For those in my time, born anywhere from the mid 1930s to the mid 1940s, there were historic occurrences that precluded many fathers from exercising as much influence on child rearing as they most assuredly have the opportunity to do today.
The Great Depression was one of those occurrences, World War II the other.
War’s interruption is easier for today’s generations to grasp than the Great Depression, further removed and more difficult to explain. While I was born near the end of the Depression, watching my father’s struggles made it easier for me to understand that era which had more impact on my parent’s philosophies and beliefs than did either of the world wars.
LEARNING OF his struggles as a basically parentless orphan at 11, ultimately gave me insight to the complexities of a man I thought for so long to be single-mindedly selfish. Actually, he was pretty selfless and that was underscored in the efforts he made to provide for his family.
Growing up, maturity and having to face the multitude of challenges that come with providing for a family certainly clears one’s thinking. That clarity provides the 20-20 vision that also comes equipped with hindsight.
I’ve written about his difficult times as a youngster but they’re worth repeating AND underscoring as we near another Father’s Day. He essentially went through much of his childhood with the weighty albatross of being an orphan.
LAWRENCE RAY (known always as L. Ray) Webb was born July 20, 1916, the second child to Claude Webb and Maud Smith Webb.
His father died in 1919, when Dad turned three. His mother died in 1927 when Dad was 11. His older sister, Marie, and his step-father, J.L. Willis, tried to raise the antsy youngster, but corralling him was more difficult than grasping a greased pig. Dad rode a donkey everywhere he went and that led to the event that made him a “hoss trader” forevermore. The brief version of that signal event, of which I’ve written before, is that he sold his pet donkey and means of transportation along with 99 other donkeys to a “Connecticut Yankee” to use in a resort in the buyer’s home state.
Actually, raising cattle was Dad’s forte. He was very good at it.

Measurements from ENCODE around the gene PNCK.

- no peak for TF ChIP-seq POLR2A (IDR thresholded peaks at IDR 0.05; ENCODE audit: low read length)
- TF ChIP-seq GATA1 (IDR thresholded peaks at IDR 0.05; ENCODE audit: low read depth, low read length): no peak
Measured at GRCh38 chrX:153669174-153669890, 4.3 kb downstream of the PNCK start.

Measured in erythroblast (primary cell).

At the outset of World War II, he and Mother had two sons, me being the oldest. He was deferred from military service more for what he did for a living than having three dependents. Dad sold beef to the Army to feed troops. He committed almost every head of cattle he raised to the military, save the few he held on to in order to feed his family.
In addition to raising cattle, Dad also took a job in Dallas in a “meat packing” plant (now known as “meat processing”) to supplement his income.
As I learned over the years, “providing for his family” always came first for L. Ray Webb. To him, that was what fathers existed for. God put them on this earth to feed their families, clothe them, put a roof over their head and educate them.
He was essentially a quiet, almost shy to a fault man who never tooted his own horn.
DAD DID BUSINESS on a handshake. His handshake on a deal meant he gave his word and his word was his bond. He never reneged on a deal that I knew of, but certainly had the tables turned on him a number of times, usually to his and his family’s detriment. “He’s TOO trusting,” my mom would say with the precise vocal emphasis illustrated here.
This man with an eighth-grade education raised four sons who attained college degrees, at his and our mother’s insistence.
As Dad’s sister said at his funeral: “Four sons with a college degree. What a great legacy.”
Willis Webb is a retired community newspaper editor-publisher of more than 50 years experience. He can be reached by email at email@example.com.